The Prohibition Problem

For over 40 years, Samuel DeWitt Proctor (1921-1997) was a towering figure in the African American civil rights movement. He would have been proud of what the Chicago organization that bears his name was able to accomplish earlier this month.

A three-day event “Reckoning with Power: Destroying Caste and Restoring Community”, held at the Drake Hotel and organized by the Chicago-based Samuel DeWitt Proctor Conference, made clear the need for fundamentally new responses to the presence of drugs and and related violence in the African American community.

Legal scholar Michelle Alexander, who has gained national prominence since the publication of her book The New Jim Crow: Mass Incarceration in the Age of Colorblindness, delivered the keynote message we all need to hear: our drug laws, and the way they are enforced, are profoundly misguided.

She documented the cost of current practices upon people of color: “Time and again,” she said, “we are told—and often believe—that we are free at last. Yet here we are, more than 150 years after the Emancipation Proclamation, and there are more African Americans under correctional control—in prison or jail, on probation or parole—than were enslaved in 1850, a decade before the Civil War began.”

Why has this happened? “Our nation’s prison population has exploded in recent years for reasons that have stunning little to do with crime or crime rates. Poor people of color have been the primary targets for mass incarceration due largely to the War on Drugs and the wave of punitiveness that swept the United States with the rise of the ‘get tough’ movement.”

In addition to delivering this message, Michelle Alexander and her colleagues, Ethan Nadelmann, head of the Drug Policy Alliance, and Neill Franklin, Executive Director of Law Enforcement Against Prohibition (LEAP) explained why current policies are failing.

The reason: prohibition does not work.

The truth so hard for many to grasp is that prohibition does not reduce violence, it causes it. Neill Franklin told how for years as a law enforcement officer in Baltimore, he arrested hundreds of drug offenders. One day, his closest friend along with family, was killed in a house fire resulting from neighborhood drug wars. Franklin is devastated to this day. At the time, he asked himself: “Is what we are doing worth all this violence?” The answer changed his life.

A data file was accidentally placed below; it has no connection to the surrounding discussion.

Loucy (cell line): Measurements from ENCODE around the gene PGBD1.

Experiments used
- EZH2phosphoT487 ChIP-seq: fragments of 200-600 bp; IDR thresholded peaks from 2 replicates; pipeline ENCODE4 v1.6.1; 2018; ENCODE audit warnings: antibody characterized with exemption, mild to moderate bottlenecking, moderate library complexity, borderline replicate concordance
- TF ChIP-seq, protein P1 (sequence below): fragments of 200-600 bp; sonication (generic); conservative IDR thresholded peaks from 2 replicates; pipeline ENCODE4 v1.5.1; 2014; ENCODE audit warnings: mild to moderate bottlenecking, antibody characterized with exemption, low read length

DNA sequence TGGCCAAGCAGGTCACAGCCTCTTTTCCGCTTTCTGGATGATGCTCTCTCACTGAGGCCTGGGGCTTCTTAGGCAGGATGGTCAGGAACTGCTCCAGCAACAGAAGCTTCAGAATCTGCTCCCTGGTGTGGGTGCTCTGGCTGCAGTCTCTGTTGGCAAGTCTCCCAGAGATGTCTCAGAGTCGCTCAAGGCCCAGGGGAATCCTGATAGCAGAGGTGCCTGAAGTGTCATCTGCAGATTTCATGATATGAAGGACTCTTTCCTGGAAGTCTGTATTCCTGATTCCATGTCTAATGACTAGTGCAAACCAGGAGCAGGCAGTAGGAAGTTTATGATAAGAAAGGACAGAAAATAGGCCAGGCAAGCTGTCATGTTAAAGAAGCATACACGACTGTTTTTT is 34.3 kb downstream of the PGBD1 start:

Ethan Nadelmann told of his admiration for Kurt Schmoke, the mayor of Baltimore in the 1980’s who had the courage to call for an end to the War on Drugs. The same thing had changed Schmoke’s mind. He had lost a close friend to drug violence.

According to Nadelmann, “Washington must begin developing policy that seeks first to reduce the harm drugs do to users and society. Officials need only look at successful innovations in Europe and Australia like needle exchange, addiction treatment and supervised maintenance, and decriminalization. Public health rather than politics should be paramount.”

The problem with uremitting prohibition is that it blocks us from seeing that addiction is a health not a criminal justice problem, that current policies do not keep our children from getting drugs, that by far the best defense is “consumer empowerment”, that is, educating potential users against the dangers of use.

Calling for an end to prohibition does not mean support for legalization as the term is commonly understood. It does mean that we should be examining a variety of forms of regulation and limited access, including expanded medical treatment for those who need it. Taken together, such measures could do much to eliminate the black market that makes gang activity and violence inevitable.

The Samuel DeWitt Proctor conference not only mobilized African Americans against what the War on Drugs is doing to their communities but helped us all to see that there are better ways to respond.

For those who have eyes to see, and ears to hear, we must seek alternatives to prohibition in the days and months ahead.

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